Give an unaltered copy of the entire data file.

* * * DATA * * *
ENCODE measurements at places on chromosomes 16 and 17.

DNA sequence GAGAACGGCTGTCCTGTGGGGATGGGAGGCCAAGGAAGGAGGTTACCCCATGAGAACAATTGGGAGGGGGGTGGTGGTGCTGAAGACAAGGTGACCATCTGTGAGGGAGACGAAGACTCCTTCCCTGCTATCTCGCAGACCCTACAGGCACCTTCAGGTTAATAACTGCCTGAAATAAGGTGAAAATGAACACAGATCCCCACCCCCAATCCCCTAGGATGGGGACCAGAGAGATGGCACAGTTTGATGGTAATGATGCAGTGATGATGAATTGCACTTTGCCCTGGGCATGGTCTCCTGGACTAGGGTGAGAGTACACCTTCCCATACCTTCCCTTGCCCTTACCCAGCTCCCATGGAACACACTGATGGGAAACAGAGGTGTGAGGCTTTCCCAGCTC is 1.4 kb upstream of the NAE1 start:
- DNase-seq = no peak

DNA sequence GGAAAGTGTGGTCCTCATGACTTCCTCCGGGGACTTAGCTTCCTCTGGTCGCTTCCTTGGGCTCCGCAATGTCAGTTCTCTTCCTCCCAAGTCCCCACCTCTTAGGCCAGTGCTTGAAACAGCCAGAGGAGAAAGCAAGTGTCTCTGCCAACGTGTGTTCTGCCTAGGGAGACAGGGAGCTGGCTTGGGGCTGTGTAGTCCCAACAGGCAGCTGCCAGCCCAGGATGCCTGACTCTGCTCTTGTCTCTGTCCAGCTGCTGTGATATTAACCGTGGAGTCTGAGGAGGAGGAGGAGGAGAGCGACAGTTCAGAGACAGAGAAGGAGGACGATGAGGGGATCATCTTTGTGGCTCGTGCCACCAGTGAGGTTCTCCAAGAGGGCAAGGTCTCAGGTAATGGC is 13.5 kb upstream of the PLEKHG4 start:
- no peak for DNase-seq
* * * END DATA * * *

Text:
ENCODE measurements at places on chromosomes 16 and 17.

DNA sequence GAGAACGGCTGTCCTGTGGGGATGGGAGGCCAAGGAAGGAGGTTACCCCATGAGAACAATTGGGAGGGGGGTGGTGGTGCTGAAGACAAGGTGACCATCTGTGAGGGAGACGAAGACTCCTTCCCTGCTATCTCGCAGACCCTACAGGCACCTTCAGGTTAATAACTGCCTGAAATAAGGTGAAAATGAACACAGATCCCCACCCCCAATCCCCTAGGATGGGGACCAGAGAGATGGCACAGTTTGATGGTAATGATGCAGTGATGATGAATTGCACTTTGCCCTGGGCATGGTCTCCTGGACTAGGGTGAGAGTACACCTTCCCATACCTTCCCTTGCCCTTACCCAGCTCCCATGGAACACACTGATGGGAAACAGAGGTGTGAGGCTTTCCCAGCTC is 1.4 kb upstream of the NAE1 start:
- DNase-seq = no peak

DNA sequence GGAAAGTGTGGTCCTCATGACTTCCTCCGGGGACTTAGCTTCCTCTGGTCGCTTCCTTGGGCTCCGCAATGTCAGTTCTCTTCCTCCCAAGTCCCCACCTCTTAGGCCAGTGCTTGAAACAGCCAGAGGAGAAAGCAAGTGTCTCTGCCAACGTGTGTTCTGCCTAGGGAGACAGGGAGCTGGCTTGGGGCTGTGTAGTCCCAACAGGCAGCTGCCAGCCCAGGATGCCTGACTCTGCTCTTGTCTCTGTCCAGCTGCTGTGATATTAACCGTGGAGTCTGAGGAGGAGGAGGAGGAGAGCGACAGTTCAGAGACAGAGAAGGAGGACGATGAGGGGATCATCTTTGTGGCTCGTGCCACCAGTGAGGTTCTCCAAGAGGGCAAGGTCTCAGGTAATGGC is 13.5 kb upstream of the PLEKHG4 start:
- no peak for DNase-seq